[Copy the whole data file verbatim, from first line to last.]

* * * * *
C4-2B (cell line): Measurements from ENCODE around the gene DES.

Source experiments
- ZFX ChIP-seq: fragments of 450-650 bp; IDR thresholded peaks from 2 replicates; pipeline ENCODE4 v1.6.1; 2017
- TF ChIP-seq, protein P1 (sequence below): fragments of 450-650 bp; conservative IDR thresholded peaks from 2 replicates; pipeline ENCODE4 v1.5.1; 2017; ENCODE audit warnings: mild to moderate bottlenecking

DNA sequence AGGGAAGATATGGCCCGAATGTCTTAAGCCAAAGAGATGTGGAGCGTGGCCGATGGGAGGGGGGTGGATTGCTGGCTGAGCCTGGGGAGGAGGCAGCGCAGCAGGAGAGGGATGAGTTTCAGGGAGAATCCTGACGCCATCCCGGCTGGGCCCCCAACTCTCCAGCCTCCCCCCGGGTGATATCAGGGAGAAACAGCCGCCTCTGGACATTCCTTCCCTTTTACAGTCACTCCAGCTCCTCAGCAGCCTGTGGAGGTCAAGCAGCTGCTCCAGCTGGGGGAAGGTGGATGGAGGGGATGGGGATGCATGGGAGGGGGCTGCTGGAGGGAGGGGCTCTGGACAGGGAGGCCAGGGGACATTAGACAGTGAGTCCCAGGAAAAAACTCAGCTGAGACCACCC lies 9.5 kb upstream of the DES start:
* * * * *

C4-2B (cell line): Measurements from ENCODE around the gene DES.

Source experiments
- ZFX ChIP-seq: fragments of 450-650 bp; IDR thresholded peaks from 2 replicates; pipeline ENCODE4 v1.6.1; 2017
- TF ChIP-seq, protein P1 (sequence below): fragments of 450-650 bp; conservative IDR thresholded peaks from 2 replicates; pipeline ENCODE4 v1.5.1; 2017; ENCODE audit warnings: mild to moderate bottlenecking

DNA sequence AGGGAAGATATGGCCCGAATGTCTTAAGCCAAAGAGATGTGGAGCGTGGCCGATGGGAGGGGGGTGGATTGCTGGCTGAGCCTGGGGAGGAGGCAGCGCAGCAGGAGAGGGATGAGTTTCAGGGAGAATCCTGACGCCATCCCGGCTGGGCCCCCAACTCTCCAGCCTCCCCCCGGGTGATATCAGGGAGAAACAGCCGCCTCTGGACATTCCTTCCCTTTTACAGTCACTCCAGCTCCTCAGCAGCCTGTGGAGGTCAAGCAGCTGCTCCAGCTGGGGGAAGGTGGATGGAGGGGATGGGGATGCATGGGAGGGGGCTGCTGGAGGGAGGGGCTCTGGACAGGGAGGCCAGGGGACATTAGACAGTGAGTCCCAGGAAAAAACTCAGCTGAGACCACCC lies 9.5 kb upstream of the DES start: